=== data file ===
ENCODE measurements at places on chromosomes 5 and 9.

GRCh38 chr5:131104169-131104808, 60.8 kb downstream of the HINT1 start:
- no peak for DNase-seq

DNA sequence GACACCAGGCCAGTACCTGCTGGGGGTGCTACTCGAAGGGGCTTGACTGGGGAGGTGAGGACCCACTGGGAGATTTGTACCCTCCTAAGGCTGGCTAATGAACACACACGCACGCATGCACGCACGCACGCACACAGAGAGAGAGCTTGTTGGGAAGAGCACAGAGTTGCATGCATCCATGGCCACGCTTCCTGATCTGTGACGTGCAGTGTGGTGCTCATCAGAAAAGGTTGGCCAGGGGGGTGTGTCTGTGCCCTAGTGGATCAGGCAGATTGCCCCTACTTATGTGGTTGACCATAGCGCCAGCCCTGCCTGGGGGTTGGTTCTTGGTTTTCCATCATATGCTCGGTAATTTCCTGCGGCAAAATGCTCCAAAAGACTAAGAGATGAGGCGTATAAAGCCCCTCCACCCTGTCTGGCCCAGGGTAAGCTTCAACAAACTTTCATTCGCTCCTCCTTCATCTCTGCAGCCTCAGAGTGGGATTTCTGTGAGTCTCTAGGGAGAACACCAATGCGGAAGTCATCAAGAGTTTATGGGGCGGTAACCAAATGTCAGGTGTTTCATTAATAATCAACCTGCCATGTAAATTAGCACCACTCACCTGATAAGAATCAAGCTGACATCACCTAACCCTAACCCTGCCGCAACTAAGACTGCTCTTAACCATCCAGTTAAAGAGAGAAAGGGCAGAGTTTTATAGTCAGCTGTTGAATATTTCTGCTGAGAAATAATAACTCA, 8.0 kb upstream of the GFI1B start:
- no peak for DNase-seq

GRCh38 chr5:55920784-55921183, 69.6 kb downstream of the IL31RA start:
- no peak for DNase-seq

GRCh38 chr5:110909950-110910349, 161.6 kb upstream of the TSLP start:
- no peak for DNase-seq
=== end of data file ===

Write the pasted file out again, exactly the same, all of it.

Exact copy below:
ENCODE measurements at places on chromosomes 5 and 9.

GRCh38 chr5:131104169-131104808, 60.8 kb downstream of the HINT1 start:
- no peak for DNase-seq

DNA sequence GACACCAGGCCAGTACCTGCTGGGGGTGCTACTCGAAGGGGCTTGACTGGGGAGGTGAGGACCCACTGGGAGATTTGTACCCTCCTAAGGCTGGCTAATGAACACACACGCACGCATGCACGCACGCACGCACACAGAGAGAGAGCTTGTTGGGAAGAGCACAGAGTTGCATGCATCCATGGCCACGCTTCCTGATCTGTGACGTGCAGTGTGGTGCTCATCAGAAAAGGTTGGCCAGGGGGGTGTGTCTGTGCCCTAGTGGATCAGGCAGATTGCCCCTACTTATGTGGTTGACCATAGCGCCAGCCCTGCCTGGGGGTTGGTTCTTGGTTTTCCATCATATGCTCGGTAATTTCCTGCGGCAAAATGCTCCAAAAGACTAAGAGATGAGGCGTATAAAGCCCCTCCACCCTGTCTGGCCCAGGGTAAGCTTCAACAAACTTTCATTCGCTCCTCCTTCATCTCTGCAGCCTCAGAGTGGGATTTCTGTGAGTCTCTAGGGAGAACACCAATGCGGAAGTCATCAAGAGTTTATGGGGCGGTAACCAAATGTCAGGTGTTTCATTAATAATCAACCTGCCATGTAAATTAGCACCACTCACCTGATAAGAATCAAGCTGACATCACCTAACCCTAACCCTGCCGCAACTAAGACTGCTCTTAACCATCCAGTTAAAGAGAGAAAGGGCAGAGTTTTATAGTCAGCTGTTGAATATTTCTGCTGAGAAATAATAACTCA, 8.0 kb upstream of the GFI1B start:
- no peak for DNase-seq

GRCh38 chr5:55920784-55921183, 69.6 kb downstream of the IL31RA start:
- no peak for DNase-seq

GRCh38 chr5:110909950-110910349, 161.6 kb upstream of the TSLP start:
- no peak for DNase-seq